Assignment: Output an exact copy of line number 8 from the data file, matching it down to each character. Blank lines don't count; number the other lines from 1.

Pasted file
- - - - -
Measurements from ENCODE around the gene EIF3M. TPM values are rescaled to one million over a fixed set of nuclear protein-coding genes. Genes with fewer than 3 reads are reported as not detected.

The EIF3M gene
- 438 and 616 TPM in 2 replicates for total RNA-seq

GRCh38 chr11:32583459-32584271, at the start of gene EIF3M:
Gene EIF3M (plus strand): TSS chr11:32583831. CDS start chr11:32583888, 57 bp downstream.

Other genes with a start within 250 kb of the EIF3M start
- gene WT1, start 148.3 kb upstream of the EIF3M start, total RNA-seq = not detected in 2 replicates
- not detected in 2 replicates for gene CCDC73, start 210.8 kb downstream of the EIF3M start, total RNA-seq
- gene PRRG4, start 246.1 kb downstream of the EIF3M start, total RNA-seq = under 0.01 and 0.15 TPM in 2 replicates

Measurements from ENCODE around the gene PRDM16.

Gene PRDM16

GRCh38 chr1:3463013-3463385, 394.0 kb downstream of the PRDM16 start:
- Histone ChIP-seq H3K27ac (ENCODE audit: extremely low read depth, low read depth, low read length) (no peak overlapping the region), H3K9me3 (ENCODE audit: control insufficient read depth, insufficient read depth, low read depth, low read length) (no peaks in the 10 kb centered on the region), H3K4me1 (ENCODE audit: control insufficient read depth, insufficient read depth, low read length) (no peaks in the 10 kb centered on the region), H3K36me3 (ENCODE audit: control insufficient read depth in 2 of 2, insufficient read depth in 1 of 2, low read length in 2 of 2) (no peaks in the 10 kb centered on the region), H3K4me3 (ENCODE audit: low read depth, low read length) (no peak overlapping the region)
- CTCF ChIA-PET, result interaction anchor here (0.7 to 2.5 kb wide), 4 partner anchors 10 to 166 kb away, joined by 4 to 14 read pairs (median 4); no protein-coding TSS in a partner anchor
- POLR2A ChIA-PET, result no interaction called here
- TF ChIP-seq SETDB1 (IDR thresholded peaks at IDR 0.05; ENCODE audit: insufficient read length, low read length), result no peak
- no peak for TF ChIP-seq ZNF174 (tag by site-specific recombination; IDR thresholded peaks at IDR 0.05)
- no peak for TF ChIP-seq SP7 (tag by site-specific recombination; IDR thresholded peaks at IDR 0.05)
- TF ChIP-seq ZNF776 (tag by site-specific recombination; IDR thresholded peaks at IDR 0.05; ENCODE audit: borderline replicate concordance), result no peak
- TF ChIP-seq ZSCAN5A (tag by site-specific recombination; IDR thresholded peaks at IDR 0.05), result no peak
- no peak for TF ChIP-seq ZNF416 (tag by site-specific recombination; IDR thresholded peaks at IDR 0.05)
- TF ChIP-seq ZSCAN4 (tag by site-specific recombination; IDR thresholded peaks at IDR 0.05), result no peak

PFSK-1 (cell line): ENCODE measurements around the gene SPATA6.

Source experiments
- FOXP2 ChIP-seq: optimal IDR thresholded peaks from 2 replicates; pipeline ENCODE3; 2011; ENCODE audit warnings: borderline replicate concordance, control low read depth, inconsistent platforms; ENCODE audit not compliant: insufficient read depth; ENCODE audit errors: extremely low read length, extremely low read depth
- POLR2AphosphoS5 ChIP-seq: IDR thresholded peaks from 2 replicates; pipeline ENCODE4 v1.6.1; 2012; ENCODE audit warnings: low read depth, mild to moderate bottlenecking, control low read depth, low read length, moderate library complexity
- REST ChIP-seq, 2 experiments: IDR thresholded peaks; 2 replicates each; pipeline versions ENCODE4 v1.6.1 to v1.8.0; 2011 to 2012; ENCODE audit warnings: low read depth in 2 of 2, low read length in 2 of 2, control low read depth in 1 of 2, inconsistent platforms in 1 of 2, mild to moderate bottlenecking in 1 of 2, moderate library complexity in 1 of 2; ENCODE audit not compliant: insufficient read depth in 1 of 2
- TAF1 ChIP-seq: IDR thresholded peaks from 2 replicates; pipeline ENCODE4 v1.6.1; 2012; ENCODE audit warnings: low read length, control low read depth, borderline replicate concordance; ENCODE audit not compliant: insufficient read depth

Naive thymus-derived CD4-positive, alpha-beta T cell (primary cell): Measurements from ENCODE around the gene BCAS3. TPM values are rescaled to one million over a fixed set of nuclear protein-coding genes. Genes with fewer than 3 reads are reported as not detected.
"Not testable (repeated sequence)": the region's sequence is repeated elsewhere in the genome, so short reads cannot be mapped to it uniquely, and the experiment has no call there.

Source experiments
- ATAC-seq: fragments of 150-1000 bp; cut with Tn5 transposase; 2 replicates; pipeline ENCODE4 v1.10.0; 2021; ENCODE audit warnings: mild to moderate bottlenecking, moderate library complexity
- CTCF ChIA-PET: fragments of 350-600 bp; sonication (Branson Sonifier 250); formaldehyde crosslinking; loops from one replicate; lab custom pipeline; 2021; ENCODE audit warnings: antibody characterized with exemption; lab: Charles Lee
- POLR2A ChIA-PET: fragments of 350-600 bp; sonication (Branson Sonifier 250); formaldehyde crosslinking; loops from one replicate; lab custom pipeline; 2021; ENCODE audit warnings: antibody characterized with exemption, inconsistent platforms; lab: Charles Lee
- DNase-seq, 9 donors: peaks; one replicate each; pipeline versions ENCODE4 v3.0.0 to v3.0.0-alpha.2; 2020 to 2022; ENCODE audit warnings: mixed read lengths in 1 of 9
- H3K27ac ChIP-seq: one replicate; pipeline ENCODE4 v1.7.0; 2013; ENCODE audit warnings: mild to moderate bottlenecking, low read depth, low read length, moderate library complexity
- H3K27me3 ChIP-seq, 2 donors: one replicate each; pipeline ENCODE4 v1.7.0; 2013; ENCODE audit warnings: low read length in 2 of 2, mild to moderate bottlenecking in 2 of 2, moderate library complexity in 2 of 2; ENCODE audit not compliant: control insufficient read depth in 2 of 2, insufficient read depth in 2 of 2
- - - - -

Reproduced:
- not detected in 2 replicates for gene CCDC73, start 210.8 kb downstream of the EIF3M start, total RNA-seq